Transitional Times

Time is a strange thing, and it’s hard to believe six months have passed since our last blog post! And, to state the obvious, time is also precious. In fact, one of the elements of music that makes it so useful as therapy and in therapy is its time-bound nature. Music happens in the present moment. It also encapsulates time in our memory, and engaging with it can slow or stretch our experience of time passing. For instance, in a Music & Imagery session, you may experience a journey across miles of inner landscape in just a few minutes of chronological time. While singing, you may revisit early developmental stages while still being grounded in your present adult body. And our human ability to simultaneously hold layers of time like this is one of the things that helps heal trauma. Music therapy scholar Brian Abrams writes in-depth about chronological versus contextual time in humanistic therapy and in the arts, so check-out his work to nerd out more on that…

But back to the blog hiatus. The months of 2019 so far have been transitional in nature. Both of us work in hospice and mental health settings in addition to private practice, and some things in those work arenas have shifted and opened up in the last few months. It’s been good, and it’s been hard. In a culture that insists on shining everything in a positive light and focusing on the future, we aren’t always encouraged to acknowledge what we leave behind or the difficulties inherent in transitions. What is it that makes transition, even that which we’ve chosen or excitedly anticipate, messy and disorienting?

Transitional time brings forth a need for both/and perception. Western thinking is built on dualism, or either/or perception – we can either feel our feelings or think rationally. We must go or we must stay. Black or white, heaven or hell, female or male… dividing things and people into fixed categories eases anxiety, even though most phenomena of the human and natural world are too complex and dynamic for such surgical precision. Trying to fit an experience of transition such as adjustment to a death or a career change into defined categories of “good or bad”, “right or wrong”, “blessing or burden” creates undue psychological pressure and does us a disservice. Anything of meaning and significance will always be too multilayered for either/or perception. A death after a long illness can feel both right in the relief it brings and wrong in the jarring absence of a loved person. Caregiving for a child can be both blessed and burdensome.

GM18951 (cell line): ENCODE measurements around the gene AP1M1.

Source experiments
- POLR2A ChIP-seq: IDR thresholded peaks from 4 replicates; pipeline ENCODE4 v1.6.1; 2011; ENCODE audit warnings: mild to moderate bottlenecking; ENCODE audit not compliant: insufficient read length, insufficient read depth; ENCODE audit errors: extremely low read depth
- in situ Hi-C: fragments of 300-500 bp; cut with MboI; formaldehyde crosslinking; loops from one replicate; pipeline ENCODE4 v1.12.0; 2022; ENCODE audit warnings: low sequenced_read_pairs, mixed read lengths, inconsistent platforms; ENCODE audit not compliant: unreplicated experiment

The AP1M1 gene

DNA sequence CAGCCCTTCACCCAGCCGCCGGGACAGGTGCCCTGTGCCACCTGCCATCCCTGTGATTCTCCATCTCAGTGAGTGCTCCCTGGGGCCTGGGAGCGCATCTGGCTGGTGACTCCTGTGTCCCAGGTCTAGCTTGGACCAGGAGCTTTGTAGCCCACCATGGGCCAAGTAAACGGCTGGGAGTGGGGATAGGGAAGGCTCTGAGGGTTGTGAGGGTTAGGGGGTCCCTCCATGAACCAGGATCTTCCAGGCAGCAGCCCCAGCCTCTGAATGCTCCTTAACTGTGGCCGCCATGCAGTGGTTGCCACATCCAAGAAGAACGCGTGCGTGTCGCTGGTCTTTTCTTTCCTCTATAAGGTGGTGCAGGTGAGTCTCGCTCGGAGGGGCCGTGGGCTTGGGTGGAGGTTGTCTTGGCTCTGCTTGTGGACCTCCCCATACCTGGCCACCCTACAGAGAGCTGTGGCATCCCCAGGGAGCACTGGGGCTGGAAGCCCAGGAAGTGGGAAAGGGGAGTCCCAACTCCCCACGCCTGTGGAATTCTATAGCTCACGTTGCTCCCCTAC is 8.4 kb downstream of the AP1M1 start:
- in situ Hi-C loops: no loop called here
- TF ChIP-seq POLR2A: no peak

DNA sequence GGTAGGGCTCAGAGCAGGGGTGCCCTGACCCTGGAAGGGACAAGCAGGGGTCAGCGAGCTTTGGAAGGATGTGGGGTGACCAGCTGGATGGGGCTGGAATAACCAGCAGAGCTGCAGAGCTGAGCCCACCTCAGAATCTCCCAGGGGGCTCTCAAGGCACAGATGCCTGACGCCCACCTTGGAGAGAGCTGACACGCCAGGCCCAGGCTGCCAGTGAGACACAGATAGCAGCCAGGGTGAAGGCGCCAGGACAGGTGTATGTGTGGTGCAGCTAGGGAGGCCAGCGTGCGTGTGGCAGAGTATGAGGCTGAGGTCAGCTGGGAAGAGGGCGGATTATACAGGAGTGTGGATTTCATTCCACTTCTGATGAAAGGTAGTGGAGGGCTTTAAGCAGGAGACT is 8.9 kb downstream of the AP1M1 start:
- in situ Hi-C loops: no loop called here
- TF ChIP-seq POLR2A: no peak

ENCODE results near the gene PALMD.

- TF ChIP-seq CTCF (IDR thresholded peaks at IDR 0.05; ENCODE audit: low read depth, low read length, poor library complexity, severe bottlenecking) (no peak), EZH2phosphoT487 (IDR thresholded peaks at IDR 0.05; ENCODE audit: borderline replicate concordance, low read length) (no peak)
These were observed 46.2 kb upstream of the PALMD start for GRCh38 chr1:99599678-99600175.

Navigating the liminal space of transitions, during which we are neither here nor there but somewhere on our way, has an alchemical effect on our development. Old ways of being, knowing, and doing decompose while new ways begin to form. This joint decomposition and formation can feel like a quiet buzz through our body and consciousness or can feel like bursts of exhilarated or agitated energy. It can sometimes go unnoticed and be recognized only in retrospect. This alchemy is available in subtle transitional times, like a shift in the season that causes changes in our routine with differed daylight hours. It is available when work or home responsibilities change, or when we incorporate new boundaries or self-care practices into our lives. When a relationship begins or ends, when we move, when a life-altering breakthrough comes in therapy… regardless of the particularities of the transition and the amount of energy it demands, there is growth available in the resulting in-between.

Participation in therapy during such times can allow this growth to be recognized, honored, and integrated. It also provides an opportunity for the messy particulars to be scattered across a relational table and creatively considered. Our disorientation and delight are witnessed and companioned. Of course, some of us find space beyond the therapy office for this, and our particular transition may even involve ending a therapeutic relationship! What is most important, though, is that we hold our times of in-between as gently and curiously as we hold times of departure or arrival. In moments of feeling alone, remember the work of poets, musicians, mystics, and artists are a refuge. Listen intently to the urgings of your inner voice to support your continued movement, be the movement onward, inward, outward, or a little bit of all at once. And know this: a transitional time is as sacred as it is strange.

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